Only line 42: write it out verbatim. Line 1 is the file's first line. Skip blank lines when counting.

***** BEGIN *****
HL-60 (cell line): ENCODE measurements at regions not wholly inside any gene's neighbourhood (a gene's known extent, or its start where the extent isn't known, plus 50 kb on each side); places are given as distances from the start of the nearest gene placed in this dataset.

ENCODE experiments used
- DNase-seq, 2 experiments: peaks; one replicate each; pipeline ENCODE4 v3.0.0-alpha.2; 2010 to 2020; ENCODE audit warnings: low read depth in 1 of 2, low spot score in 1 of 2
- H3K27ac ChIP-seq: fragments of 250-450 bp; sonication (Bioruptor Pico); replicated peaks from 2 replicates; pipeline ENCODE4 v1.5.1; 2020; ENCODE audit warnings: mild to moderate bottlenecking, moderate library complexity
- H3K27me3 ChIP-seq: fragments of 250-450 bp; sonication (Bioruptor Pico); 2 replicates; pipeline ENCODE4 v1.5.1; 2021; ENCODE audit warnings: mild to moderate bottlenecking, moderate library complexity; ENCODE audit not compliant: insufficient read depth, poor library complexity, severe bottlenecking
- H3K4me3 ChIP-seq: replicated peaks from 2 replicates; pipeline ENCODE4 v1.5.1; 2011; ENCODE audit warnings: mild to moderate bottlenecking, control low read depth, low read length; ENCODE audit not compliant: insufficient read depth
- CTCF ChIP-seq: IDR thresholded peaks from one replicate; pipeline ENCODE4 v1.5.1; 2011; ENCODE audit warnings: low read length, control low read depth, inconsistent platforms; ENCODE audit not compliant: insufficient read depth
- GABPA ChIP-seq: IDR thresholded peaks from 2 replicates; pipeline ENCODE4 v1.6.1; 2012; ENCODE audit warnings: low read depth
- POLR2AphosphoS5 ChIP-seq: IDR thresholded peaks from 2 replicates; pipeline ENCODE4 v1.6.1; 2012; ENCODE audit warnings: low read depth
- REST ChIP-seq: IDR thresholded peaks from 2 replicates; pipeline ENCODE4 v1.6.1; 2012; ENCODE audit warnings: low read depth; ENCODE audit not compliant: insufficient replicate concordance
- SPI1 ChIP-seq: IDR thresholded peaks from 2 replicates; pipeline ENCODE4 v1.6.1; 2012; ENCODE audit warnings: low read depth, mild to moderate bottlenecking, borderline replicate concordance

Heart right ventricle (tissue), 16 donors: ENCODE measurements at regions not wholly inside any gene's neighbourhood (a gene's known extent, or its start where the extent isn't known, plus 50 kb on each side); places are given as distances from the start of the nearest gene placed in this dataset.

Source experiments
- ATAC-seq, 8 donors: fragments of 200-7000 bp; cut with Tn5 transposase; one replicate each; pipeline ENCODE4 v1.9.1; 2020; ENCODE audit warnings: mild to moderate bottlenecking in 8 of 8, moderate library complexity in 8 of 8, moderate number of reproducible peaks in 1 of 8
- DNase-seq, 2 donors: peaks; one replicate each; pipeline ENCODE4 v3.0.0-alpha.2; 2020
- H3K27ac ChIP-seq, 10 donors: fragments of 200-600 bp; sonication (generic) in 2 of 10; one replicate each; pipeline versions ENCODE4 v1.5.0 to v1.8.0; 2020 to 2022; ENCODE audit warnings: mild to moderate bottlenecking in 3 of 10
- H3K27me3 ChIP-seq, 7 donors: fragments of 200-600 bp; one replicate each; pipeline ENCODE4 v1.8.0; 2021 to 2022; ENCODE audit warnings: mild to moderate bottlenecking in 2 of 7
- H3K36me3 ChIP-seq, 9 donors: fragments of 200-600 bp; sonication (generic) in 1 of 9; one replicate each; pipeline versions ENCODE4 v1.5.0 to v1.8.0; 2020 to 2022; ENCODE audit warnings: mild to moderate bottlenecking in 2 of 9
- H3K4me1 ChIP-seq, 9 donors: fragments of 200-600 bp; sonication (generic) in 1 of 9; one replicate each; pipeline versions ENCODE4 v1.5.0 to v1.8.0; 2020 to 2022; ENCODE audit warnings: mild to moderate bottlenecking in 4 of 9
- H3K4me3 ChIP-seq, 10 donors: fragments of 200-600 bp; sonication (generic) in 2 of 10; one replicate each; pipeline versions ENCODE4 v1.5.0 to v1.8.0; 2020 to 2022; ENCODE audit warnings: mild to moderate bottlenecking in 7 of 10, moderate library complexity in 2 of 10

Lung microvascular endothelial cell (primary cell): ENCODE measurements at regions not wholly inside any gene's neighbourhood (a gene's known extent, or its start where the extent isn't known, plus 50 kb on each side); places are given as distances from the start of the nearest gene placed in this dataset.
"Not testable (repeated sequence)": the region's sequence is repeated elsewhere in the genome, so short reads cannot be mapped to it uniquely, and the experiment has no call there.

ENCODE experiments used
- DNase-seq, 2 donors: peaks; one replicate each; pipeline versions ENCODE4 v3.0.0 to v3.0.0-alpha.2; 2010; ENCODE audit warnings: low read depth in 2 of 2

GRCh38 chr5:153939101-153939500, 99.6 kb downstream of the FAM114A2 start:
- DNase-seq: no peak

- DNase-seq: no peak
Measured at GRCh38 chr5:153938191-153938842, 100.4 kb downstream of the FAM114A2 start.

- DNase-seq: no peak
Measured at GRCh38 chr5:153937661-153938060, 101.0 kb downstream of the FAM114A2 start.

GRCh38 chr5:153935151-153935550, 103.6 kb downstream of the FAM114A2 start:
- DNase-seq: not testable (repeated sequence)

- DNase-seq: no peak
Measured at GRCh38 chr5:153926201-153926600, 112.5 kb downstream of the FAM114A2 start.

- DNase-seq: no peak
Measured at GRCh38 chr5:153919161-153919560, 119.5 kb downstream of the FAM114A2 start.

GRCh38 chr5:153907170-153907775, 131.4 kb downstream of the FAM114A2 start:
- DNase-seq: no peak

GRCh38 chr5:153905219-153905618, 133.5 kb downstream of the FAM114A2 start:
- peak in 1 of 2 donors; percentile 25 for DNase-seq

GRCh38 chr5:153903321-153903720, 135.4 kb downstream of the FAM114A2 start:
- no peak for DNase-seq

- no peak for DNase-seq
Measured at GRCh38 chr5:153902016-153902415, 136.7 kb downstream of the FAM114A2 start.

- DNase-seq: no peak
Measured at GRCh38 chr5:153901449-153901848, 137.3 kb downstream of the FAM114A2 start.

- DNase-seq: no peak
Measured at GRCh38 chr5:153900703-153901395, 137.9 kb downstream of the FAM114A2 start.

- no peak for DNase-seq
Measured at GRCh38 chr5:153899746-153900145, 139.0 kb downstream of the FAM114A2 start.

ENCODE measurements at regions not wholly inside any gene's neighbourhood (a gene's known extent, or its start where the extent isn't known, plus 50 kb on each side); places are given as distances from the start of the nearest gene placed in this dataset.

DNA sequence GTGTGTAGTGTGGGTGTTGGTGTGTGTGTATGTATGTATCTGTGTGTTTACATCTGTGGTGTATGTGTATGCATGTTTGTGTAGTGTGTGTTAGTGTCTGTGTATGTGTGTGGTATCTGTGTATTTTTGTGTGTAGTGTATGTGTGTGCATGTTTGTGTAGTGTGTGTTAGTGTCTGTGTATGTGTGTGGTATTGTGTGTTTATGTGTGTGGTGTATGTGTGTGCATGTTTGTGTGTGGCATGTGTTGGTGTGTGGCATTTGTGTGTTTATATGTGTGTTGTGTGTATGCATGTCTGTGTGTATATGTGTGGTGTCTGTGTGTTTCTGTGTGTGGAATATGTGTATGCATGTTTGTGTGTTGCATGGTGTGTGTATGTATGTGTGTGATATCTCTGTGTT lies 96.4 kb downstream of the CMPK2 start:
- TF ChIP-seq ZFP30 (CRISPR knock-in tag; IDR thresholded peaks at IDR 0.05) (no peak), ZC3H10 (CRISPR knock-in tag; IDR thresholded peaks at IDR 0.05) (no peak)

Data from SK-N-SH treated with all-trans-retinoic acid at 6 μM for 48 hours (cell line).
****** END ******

- no peak for DNase-seq